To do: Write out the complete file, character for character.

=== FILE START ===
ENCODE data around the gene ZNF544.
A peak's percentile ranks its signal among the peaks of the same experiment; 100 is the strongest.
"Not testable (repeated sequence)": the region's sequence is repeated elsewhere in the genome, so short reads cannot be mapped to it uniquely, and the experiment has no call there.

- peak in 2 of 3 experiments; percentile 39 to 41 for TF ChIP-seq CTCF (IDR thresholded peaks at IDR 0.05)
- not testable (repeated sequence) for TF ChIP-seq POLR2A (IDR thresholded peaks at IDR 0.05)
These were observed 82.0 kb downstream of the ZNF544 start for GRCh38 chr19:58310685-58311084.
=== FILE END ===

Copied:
ENCODE data around the gene ZNF544.
A peak's percentile ranks its signal among the peaks of the same experiment; 100 is the strongest.
"Not testable (repeated sequence)": the region's sequence is repeated elsewhere in the genome, so short reads cannot be mapped to it uniquely, and the experiment has no call there.

- peak in 2 of 3 experiments; percentile 39 to 41 for TF ChIP-seq CTCF (IDR thresholded peaks at IDR 0.05)
- not testable (repeated sequence) for TF ChIP-seq POLR2A (IDR thresholded peaks at IDR 0.05)
These were observed 82.0 kb downstream of the ZNF544 start for GRCh38 chr19:58310685-58311084.